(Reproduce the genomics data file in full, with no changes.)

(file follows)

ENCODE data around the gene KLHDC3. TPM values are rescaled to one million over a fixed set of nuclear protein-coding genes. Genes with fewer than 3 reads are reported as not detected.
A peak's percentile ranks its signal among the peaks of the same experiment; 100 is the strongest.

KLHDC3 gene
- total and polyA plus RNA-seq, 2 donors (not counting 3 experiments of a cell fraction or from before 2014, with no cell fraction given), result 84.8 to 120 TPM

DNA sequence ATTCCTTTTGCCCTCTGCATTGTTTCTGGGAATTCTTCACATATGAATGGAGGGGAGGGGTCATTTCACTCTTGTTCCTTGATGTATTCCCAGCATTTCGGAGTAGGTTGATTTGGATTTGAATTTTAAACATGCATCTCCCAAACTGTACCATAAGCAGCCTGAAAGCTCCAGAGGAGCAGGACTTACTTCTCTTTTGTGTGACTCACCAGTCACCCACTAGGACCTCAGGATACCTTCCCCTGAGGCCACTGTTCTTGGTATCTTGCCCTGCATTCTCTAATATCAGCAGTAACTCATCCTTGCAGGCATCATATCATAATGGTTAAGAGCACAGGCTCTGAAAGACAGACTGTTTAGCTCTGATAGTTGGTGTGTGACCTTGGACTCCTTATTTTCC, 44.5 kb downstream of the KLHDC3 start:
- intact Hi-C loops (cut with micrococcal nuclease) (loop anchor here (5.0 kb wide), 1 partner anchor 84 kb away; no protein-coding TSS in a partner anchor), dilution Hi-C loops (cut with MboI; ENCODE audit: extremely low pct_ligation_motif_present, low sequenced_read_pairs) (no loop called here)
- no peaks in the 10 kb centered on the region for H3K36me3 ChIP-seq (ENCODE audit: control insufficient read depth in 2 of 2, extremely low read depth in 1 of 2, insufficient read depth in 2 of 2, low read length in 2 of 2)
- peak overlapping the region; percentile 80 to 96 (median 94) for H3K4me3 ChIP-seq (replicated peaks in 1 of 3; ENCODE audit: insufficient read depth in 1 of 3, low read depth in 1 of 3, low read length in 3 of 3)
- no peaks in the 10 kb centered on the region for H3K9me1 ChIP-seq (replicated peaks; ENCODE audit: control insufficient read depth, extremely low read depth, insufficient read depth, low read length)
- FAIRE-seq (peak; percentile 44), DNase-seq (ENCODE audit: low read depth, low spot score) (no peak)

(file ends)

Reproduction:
ENCODE data around the gene KLHDC3. TPM values are rescaled to one million over a fixed set of nuclear protein-coding genes. Genes with fewer than 3 reads are reported as not detected.
A peak's percentile ranks its signal among the peaks of the same experiment; 100 is the strongest.

KLHDC3 gene
- total and polyA plus RNA-seq, 2 donors (not counting 3 experiments of a cell fraction or from before 2014, with no cell fraction given), result 84.8 to 120 TPM

DNA sequence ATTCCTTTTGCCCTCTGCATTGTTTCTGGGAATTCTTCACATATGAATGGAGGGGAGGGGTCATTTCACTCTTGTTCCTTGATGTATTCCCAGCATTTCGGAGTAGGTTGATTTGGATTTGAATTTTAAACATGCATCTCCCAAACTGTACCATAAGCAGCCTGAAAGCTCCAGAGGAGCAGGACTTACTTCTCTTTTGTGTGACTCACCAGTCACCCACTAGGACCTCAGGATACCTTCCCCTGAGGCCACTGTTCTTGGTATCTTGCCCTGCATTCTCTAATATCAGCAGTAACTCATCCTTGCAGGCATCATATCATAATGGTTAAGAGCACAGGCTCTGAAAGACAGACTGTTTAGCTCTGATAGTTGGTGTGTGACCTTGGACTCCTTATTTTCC, 44.5 kb downstream of the KLHDC3 start:
- intact Hi-C loops (cut with micrococcal nuclease) (loop anchor here (5.0 kb wide), 1 partner anchor 84 kb away; no protein-coding TSS in a partner anchor), dilution Hi-C loops (cut with MboI; ENCODE audit: extremely low pct_ligation_motif_present, low sequenced_read_pairs) (no loop called here)
- no peaks in the 10 kb centered on the region for H3K36me3 ChIP-seq (ENCODE audit: control insufficient read depth in 2 of 2, extremely low read depth in 1 of 2, insufficient read depth in 2 of 2, low read length in 2 of 2)
- peak overlapping the region; percentile 80 to 96 (median 94) for H3K4me3 ChIP-seq (replicated peaks in 1 of 3; ENCODE audit: insufficient read depth in 1 of 3, low read depth in 1 of 3, low read length in 3 of 3)
- no peaks in the 10 kb centered on the region for H3K9me1 ChIP-seq (replicated peaks; ENCODE audit: control insufficient read depth, extremely low read depth, insufficient read depth, low read length)
- FAIRE-seq (peak; percentile 44), DNase-seq (ENCODE audit: low read depth, low spot score) (no peak)